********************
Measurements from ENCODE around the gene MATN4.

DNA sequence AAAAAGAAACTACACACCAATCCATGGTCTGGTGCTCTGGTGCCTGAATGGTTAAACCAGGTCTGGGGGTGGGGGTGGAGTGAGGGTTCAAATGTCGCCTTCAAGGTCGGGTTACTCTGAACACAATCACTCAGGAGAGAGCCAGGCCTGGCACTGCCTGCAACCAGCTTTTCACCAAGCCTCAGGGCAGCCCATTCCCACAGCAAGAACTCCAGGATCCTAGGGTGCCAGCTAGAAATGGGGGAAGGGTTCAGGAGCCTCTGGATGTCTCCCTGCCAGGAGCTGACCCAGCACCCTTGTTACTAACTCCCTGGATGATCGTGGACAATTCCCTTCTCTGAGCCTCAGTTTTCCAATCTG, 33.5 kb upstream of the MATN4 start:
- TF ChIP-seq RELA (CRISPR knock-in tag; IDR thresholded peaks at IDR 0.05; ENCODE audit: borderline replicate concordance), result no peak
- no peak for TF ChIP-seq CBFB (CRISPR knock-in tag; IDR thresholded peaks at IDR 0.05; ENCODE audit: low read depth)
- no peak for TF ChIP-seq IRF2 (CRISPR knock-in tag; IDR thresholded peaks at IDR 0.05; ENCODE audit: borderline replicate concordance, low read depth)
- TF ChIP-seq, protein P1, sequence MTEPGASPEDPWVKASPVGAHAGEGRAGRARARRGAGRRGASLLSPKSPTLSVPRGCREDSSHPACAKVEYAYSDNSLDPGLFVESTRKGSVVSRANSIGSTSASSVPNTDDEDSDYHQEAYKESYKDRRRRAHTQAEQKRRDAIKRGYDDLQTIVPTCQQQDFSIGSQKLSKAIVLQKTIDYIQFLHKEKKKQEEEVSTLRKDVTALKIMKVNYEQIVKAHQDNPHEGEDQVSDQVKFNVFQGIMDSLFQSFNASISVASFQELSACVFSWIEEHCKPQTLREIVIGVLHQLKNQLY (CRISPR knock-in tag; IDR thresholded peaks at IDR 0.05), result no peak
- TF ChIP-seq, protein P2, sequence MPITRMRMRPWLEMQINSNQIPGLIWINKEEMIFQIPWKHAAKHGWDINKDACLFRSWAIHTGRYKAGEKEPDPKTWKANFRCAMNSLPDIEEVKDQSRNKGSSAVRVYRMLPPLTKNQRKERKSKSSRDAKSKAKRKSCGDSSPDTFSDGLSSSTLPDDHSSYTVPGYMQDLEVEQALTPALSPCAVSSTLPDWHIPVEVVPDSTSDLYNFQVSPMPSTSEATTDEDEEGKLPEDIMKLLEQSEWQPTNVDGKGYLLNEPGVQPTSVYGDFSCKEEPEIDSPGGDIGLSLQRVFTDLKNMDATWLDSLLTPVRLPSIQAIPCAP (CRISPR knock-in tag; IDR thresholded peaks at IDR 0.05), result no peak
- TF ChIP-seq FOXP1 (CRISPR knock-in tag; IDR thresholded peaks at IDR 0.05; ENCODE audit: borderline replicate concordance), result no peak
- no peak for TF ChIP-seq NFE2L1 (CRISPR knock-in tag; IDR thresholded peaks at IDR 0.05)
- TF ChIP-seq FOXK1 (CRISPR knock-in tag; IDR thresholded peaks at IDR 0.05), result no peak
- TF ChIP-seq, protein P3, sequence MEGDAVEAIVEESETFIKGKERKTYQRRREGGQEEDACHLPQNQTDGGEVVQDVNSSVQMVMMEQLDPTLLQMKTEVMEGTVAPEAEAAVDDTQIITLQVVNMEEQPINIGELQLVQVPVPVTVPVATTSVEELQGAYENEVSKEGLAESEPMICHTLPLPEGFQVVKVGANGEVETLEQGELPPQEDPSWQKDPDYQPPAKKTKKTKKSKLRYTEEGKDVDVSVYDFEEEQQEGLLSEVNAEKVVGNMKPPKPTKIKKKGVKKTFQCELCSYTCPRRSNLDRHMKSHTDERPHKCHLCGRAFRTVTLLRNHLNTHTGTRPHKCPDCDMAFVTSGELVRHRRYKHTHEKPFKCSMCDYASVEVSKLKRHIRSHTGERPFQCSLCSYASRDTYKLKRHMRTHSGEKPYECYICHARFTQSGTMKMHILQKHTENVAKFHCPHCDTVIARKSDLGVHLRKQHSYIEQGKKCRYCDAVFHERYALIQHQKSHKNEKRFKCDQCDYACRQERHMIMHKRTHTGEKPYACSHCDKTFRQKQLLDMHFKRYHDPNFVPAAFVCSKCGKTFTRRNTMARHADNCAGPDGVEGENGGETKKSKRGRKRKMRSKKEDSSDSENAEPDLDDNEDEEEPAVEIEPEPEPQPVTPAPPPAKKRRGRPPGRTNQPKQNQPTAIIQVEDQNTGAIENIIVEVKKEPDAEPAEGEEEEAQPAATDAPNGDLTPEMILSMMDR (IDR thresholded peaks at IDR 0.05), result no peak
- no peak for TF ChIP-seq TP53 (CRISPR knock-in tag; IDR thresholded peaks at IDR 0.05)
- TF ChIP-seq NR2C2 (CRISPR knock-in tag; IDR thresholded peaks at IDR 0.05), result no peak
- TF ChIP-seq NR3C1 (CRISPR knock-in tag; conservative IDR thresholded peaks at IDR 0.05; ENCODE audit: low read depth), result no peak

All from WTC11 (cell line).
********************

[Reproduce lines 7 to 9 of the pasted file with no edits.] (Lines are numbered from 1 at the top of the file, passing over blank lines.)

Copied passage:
- TF ChIP-seq, protein P2, sequence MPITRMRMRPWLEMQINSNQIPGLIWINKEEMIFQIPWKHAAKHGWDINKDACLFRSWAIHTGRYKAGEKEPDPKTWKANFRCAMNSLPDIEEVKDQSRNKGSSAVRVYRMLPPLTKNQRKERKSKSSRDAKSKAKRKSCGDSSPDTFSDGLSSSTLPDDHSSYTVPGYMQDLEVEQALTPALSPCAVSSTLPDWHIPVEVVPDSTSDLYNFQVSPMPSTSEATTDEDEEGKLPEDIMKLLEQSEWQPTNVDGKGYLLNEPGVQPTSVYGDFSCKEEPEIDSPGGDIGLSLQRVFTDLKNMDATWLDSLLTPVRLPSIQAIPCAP (CRISPR knock-in tag; IDR thresholded peaks at IDR 0.05), result no peak
- TF ChIP-seq FOXP1 (CRISPR knock-in tag; IDR thresholded peaks at IDR 0.05; ENCODE audit: borderline replicate concordance), result no peak
- no peak for TF ChIP-seq NFE2L1 (CRISPR knock-in tag; IDR thresholded peaks at IDR 0.05)